Trump is a monarch and not president - GulfToday

Trump is a monarch and not president

Michael Jansen

The author, a well-respected observer of Middle East affairs, has three books on the Arab-Israeli conflict.

The author, a well-respected observer of Middle East affairs, has three books on the Arab-Israeli conflict.


Donald Trump addresses a press conference.File/ AFP

Donald Trump’s contradictory foreign policies have angered, alarmed and, even, amused both world leaders and concerned citizens who follow his antics and pronouncements in public events and via twitter. Since he moved in, it has become clear the White House has never had a more ignorant, erratic, and blustering occupant.

Trump has managed to offend many of Washington’s traditional friends and allies as well as threaten most of the country’s longstanding antagonists.

There are two reasons why this is happening. Since emerging as a major power after World War II, the US has adopted extraterritoriality as the mainstay of its foreign policies and has enforced its reach with 800 to 1,000 military bases and installations around the world.

And, Trump acts as a monarch rather than a president of a republic. He has taken extraterritoriality to a new, highly intrusive level whereby he issues diktats and tries to instruct the leaders of other countries on what to do and how to act.  A recent example of this behaviour was his declaration that Britain’s outgoing Prime Minister Theresa May would have succeeded in delivering Britain’s exit from the European Union if she had taken his advice.  His comment was not welcome in London where it was seen as interfering and inappropriate.  

France, Germany and Turkey as well as Britain and the Western Nato alliance and the European Union (EU) have been offended by Trump who has tried to dictate policies they should adopt.  He insisted Nato members must boost their armies and pay more for defence, called for the dissolution of the EU, refused to honour the US commitment to the Paris agreement on climate change, backed Brexit, and threatened to sanction Turkey because it has purchased a Russian missile system.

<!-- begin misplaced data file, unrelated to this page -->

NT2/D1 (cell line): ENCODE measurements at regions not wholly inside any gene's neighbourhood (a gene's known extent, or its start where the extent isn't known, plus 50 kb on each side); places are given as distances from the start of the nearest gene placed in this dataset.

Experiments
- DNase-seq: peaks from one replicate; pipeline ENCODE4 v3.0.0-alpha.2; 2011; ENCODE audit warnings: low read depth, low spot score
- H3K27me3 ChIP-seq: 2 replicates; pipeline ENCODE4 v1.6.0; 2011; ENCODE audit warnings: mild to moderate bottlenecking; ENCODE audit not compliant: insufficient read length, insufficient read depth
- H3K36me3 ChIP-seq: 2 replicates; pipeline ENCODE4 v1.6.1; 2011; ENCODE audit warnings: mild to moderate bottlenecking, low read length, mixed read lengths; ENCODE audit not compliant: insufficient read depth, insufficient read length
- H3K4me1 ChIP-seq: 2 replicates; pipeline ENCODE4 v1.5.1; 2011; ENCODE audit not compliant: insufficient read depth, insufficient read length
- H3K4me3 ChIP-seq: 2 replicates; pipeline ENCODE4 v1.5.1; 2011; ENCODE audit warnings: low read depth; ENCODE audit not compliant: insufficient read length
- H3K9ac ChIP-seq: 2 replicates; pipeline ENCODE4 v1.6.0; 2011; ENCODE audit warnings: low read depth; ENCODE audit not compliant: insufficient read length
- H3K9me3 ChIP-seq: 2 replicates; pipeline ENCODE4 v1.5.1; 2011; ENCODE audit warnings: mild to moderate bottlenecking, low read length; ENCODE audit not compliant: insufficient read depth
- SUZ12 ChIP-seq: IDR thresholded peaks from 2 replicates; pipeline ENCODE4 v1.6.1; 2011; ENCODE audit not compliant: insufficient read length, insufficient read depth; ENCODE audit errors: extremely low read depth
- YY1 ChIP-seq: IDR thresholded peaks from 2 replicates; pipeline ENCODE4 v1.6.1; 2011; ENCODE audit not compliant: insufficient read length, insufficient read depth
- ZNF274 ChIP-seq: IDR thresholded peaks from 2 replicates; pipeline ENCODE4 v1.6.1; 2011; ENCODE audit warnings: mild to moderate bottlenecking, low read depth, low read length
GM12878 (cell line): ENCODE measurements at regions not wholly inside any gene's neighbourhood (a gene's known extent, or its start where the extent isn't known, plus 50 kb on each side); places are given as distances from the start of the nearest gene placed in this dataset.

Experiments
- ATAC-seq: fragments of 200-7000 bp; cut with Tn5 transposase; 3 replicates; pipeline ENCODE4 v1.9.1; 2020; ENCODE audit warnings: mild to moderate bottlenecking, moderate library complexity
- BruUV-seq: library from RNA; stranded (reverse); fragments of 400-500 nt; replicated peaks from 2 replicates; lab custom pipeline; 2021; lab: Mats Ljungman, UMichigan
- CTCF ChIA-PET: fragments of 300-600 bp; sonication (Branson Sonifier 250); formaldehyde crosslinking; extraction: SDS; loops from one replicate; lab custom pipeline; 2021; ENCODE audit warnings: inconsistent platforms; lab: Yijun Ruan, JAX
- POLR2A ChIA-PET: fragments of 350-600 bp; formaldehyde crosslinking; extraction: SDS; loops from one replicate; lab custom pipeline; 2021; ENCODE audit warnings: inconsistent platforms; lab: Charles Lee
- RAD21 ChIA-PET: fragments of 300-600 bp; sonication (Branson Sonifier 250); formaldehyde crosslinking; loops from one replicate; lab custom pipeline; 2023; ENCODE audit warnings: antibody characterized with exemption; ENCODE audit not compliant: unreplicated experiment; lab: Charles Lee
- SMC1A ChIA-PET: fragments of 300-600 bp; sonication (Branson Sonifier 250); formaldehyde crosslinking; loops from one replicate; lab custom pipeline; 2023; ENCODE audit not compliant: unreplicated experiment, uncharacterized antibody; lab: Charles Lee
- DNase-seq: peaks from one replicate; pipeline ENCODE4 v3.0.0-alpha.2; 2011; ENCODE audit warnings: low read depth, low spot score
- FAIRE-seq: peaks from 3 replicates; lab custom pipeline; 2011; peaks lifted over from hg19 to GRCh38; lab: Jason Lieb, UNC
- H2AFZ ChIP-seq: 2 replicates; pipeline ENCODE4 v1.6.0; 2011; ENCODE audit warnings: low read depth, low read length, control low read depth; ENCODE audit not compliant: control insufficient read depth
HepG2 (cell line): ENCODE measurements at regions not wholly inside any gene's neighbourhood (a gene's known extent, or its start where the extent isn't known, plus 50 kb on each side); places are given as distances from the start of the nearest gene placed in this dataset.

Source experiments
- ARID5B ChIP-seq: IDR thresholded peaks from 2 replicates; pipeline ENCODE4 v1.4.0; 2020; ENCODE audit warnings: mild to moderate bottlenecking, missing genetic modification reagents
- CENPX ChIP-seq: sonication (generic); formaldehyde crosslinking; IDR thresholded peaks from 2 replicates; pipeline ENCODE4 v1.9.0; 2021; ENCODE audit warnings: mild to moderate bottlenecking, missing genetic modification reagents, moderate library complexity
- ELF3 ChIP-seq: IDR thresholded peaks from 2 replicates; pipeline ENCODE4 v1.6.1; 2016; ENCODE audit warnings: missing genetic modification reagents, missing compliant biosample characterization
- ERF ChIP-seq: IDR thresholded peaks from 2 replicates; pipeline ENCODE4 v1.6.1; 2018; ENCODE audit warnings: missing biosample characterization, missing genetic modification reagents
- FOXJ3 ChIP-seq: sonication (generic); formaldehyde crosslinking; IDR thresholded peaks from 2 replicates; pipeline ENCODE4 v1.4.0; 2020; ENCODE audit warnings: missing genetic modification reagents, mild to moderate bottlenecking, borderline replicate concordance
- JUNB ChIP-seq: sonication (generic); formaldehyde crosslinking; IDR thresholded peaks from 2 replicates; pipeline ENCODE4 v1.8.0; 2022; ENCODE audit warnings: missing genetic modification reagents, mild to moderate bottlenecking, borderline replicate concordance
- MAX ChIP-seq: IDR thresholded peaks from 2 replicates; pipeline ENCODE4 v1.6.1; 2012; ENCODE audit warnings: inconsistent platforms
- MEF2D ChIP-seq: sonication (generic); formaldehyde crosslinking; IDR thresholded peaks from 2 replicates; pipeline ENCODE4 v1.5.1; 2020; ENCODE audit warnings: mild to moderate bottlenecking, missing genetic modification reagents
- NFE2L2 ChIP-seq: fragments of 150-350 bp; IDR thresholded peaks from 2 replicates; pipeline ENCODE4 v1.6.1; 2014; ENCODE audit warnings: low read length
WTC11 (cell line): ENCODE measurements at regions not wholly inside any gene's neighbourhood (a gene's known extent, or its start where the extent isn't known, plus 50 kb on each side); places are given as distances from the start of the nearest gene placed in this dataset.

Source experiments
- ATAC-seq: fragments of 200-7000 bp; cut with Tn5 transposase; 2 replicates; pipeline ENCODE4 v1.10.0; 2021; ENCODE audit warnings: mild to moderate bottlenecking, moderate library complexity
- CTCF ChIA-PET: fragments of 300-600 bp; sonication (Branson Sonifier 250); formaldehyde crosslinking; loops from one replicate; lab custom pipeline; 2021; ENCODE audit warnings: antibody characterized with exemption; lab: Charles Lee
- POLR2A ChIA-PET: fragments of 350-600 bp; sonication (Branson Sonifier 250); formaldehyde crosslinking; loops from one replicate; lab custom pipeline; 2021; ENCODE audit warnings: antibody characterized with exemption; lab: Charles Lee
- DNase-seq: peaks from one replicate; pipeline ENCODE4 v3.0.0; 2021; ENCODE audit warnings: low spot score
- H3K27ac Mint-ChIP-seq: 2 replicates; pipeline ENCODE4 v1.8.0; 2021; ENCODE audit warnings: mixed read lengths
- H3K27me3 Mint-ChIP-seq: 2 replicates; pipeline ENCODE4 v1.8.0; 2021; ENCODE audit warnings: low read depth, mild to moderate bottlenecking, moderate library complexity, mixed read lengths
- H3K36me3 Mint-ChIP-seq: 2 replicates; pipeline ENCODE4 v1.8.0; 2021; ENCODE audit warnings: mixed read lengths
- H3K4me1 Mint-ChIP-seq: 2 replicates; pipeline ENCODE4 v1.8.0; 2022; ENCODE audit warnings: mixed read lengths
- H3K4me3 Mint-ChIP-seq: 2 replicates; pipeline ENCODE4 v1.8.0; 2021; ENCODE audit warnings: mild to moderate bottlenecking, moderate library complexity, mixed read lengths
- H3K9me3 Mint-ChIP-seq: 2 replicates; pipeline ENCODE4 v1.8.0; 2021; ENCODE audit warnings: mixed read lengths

Trump’s relations with Russia are complicated because Moscow is accused of interfering  on his behalf in the 2016 race for the presidency. While he cultivates a close relationship with his Russian counterpart Vladimir Puti, his administration condemns Russia’s annexation of Crimea and involvement in Ukraine and Syria. In line with this anti-Russian policy, he approves sanctions on the country’s energy sector, defence industries, and oligarchs. Putin argues Russian-US relations are going downhill. This has not phased Trump.  During Putin’s  encounter with Trump at the G20 Summit in Japan, the Russian smiled ironically when Trump reiterated his belief in Putin’s assertion that Moscow did not meddle in Trump’s  election.  

Even before taking office, Trump tweeted he would engulf North Korea with “fire and fury like the world has never seen” if Pyongyang threatened the US. When North Korea fired long-range ballistic missiles into the sea off Japan, Trump dubbed the North Korean leader Kim jong-un “little rocket man.” Kim replied by calling Trump a “dotard” and “mentally deranged.”  But then there were flip-flops on both sides.

In February 2018, tensions were defused during the Winter Olympics in South Korea, a close US ally, when teams from both north and south marched together at the opening of the games. In March, Trump was invited to meet Kim.